home black bar



A Critique
by Samuel R. Delany

       I have strong feelings about Great House. At least one critic I’ve read liked it very much. While I dislike it intensely, my objections are formal.
      For me Great House fails in two major ways. I’ll start with the writing, which I find artificial, inflated, and largely colorless for great stretches. Here is a passage from page 37, picked at random, when, in the first movement, “All Rise” (I), Nadia writes about her husband “S,” during a period when her own writing is going badly:

. . . I went on as before, only not as before, because now I felt a
creeping shame and disgust with myself. In the presence of
others—especially S, to whom I was of course closest—the
feeling was most acute, while alone I could forget it a little bit,
or perhaps ignore it. In bed at night I recoiled to the furthest edge,
and sometimes when S and I passed in the hall I couldn’t bring
myself to meet his eyes, and when he called my name from
another room I had to exert a certain force, a strong pressure,
to goad myself to answer. When he confronted me I shrugged
and told him it was my work, and when he did not press me
on the subject, laying off as he always did, as I had taught him
to do, giving me a wider and wider berth, I secretly grew angry
at him, frustrated that he did not notice how dire the circumstances
were, angry at him, and perhaps even disgusted.

      Oscar Wilde noted that with such “characterization” the effect is not to individualize your character. Rather, said Wilde, the more of such characterization you write, the more your character comes to sound like everybody else. This is why you must be so sparing, so selective in its use when you write fiction today. The contradictions within such a cascade of observations are not particularly incisive, and when they go on in this mode for page-long and two-page-long paragraphs (she went on as before, but not as before . . . she was disgusted . . . perhaps she was even disgusted; these rhetorical gaffs and cascades of received language—“bring myself to meet his eye,” “pressed me on the subject,” “I had to goad myself,” “a wider and wider berth”—virtually constitute the book’s prose), it becomes mere noise and blurs all specificity. Krauss is neither Proustian nor Jamesian in her insights. In this book, at least, she is bland and verbose. Add to this her affectation of not using separate paragraphs for dialogue, and running all conversations together in these same undifferentiated paragraphs, and the result is 289 painful pages that are all sound but have neither grace nor precision.
      The second way the book fails is its major structure. A couple of years ago, Krauss published a very good book—The History of Love. But this new one has all the marks of a despairing writer who is wondering what she should do now and finally settles on cobbling together a handful of short stories—some of them decent but some not very good stories at that—writing some extensions, backwards and forwards, in the hope that this will form a book. Here and there, some of the rewriting gives a semblance of a shared theme—in this case, a desk, which she makes a symbol of the reconstitution of Jewish culture in Israel after the country’s 1948 declaration after the Israeli-Arab War. But it is painfully apparent that this book was constructed (I can’t even say written) under the commercial rubric that novels sell and short stories don’t. Attempting to bow to it, writers take a bunch of stories and do as much rewriting (or better, over-writing) as they can to convince readers that it’s really a novel.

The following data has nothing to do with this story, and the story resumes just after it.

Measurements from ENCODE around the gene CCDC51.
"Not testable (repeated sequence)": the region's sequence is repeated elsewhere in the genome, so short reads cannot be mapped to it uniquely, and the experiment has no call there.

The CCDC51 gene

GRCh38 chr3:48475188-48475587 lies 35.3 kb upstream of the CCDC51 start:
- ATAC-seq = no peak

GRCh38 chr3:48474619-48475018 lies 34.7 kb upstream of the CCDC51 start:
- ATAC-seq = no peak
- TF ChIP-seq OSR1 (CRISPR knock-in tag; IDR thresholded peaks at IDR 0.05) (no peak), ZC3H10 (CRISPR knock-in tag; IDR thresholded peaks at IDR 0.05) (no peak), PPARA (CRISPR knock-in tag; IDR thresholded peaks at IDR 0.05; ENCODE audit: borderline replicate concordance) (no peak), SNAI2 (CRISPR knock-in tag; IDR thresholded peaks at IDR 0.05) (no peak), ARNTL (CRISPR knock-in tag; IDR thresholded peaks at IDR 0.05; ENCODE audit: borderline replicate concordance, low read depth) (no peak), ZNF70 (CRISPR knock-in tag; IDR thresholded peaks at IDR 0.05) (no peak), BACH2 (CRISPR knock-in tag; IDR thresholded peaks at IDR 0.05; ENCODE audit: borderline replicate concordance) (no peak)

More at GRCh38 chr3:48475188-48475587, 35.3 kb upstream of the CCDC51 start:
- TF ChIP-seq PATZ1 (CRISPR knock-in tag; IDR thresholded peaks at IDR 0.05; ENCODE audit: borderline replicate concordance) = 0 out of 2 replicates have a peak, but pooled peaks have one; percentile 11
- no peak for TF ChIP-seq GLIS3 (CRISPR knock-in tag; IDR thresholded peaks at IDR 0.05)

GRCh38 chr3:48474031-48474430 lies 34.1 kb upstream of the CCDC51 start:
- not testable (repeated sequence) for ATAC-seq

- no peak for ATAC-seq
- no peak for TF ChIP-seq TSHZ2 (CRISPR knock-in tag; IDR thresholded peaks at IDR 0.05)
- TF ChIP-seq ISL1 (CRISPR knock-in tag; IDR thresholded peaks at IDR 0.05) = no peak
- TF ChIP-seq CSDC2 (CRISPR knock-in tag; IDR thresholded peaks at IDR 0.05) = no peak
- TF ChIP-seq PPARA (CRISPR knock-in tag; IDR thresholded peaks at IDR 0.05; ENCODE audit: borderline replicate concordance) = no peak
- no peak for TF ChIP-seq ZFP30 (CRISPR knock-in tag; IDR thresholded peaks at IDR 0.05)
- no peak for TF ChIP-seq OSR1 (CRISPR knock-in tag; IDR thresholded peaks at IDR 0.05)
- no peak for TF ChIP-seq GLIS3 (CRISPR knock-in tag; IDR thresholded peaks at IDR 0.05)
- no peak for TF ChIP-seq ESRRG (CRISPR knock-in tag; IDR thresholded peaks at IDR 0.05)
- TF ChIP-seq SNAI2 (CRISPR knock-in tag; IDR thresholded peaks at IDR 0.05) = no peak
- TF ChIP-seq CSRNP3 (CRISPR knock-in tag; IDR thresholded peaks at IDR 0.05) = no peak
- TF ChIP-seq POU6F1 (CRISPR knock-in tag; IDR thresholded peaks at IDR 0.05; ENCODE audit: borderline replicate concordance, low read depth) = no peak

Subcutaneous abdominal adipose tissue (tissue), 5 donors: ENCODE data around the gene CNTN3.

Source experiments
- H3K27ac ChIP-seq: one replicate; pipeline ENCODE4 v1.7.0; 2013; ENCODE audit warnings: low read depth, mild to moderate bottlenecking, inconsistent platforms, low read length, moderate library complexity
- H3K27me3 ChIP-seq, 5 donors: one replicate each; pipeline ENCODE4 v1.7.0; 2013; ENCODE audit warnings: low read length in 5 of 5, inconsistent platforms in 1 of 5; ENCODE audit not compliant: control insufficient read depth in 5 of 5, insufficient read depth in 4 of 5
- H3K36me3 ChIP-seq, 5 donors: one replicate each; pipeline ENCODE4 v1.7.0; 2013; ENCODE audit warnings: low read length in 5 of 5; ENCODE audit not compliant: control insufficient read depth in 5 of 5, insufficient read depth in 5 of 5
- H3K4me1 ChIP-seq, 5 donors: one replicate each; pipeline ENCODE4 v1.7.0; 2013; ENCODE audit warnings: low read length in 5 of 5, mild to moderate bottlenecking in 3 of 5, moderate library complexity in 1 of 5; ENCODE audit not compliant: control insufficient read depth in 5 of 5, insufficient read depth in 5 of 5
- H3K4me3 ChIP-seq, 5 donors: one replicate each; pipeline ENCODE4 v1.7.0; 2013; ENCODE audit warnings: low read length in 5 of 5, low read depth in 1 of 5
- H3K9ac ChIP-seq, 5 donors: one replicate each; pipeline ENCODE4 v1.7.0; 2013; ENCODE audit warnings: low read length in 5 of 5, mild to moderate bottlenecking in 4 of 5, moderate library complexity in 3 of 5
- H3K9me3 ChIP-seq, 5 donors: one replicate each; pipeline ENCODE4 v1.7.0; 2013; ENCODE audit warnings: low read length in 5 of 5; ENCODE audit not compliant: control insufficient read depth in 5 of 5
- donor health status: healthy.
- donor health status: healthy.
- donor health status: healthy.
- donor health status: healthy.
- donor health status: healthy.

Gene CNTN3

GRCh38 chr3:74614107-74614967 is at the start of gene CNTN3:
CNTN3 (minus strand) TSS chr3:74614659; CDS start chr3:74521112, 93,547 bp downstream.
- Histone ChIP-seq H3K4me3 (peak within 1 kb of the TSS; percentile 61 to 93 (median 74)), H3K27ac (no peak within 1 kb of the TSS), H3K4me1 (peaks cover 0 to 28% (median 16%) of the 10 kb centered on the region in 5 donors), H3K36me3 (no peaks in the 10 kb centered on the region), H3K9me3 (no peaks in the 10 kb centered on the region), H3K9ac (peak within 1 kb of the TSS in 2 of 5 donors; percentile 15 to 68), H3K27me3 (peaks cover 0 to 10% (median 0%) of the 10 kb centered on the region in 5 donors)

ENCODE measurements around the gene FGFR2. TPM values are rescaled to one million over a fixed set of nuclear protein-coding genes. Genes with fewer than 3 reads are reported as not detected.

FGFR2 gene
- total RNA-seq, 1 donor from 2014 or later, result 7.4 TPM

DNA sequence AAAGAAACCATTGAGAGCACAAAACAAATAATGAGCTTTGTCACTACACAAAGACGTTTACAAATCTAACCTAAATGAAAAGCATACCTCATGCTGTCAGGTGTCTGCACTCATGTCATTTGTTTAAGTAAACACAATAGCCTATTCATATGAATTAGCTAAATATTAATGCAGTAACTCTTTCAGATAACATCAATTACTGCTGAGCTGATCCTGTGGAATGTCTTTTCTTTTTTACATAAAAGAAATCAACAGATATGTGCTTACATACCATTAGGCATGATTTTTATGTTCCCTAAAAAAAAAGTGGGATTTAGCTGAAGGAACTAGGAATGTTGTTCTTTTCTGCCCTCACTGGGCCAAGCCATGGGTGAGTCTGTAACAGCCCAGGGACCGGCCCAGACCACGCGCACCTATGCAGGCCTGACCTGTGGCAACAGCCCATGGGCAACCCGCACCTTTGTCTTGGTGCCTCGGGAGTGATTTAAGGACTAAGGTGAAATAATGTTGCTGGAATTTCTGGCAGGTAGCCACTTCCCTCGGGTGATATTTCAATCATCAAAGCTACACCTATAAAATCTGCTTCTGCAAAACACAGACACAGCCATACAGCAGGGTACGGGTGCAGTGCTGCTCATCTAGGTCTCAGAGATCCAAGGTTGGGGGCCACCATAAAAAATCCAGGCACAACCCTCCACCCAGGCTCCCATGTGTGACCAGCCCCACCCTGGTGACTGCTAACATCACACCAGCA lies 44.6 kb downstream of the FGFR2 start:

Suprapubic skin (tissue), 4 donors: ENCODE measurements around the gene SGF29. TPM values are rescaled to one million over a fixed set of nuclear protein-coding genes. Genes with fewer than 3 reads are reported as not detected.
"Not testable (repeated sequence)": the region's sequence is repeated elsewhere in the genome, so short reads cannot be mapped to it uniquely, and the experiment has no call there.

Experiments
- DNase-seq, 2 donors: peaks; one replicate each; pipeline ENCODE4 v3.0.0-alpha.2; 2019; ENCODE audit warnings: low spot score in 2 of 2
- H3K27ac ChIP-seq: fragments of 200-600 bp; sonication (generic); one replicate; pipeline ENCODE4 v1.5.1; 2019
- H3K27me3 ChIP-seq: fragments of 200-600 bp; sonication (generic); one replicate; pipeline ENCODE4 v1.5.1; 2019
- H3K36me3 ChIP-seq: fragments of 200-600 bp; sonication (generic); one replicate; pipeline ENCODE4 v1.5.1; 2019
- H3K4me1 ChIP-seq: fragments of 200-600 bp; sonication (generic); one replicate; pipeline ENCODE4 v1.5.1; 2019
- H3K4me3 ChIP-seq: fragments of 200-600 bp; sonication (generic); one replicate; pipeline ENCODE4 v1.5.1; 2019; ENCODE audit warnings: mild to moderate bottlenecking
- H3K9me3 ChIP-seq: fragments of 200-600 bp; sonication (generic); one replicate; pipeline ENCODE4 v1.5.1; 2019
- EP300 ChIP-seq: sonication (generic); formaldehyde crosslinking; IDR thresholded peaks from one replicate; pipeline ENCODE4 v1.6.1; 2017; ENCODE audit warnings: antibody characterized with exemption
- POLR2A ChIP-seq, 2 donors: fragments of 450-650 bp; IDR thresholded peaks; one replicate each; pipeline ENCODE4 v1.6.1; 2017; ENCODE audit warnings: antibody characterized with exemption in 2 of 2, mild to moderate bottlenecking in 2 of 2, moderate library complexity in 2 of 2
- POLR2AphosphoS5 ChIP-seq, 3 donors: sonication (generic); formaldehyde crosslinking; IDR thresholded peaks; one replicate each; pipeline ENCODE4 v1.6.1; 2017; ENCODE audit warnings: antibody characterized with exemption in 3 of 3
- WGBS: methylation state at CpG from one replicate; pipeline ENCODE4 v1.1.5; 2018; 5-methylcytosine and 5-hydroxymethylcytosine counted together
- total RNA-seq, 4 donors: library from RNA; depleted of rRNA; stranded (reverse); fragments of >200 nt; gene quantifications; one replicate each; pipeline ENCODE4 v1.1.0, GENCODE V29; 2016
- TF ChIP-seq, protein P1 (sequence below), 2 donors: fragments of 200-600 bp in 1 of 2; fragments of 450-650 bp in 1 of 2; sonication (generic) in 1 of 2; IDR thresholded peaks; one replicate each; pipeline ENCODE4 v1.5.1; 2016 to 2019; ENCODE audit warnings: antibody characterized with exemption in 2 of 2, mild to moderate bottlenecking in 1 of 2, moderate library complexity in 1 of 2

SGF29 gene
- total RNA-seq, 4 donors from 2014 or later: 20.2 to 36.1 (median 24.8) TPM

It’s not.
      And it won’t be, without a lot more work! Moreover, it’s apparent to any reader with the least ability to analyze what they are reading that it’s not. In a much differently constructed novel, some of this writing would have been interesting in exactly the ways the aforementioned critic notes. But that is purposefully to ignore well over half the pages in the book, the narrative context they set up, and what that context does to the range of affects that is our reading of Great House. Giving such a performance a prize, as nearly happened, would have done the book or literature no service at all. Because the writer knuckled under to Mammon in a move that obliterates most of what aesthetic integrity the individual pieces once had is not a reason for a prize, though I am sure lots of publishers would be delighted if had received one—not just Krauss’s—and would go around congratulating each other for years. (“We told ya that was the way to do it. Looka these sales figures . . .!”)
      I have all the sympathy in the world for the writer who gets him- or herself into this evil trap, which so often precludes the writer’s writing anything first-rate or even worth reading. But there’s no point in giving an NBA to a book (Great House was an NBA finalist) out of sympathy.
      The book’s innumerable subsequent problems grow out of this initial decision and the inadequate attempts to write connecting material that would make it seem as if it were a single work. But the basic construction shows through again and again, and when, on occasion, the cracks have been successfully covered over, things grow even more murky. To read its clumsinesses and narrative absurdities and awkwardnesses as ambition is risible. While images echo through the book—and they do—this is because Krauss could not develop those images; she only repeats them, tale to tale.
      Great House is not a novel. It is not a good collection of stories. It is not a collection of good stories—thanks to the rewriting and the often inappropriate (and wildly inept) material now interlarded throughout. In synopsis almost any idea can be made to sound rich and fecund, but it is the execution that finally determines its worth. And the execution here would be sub-publishable if the writer didn’t already have a track record.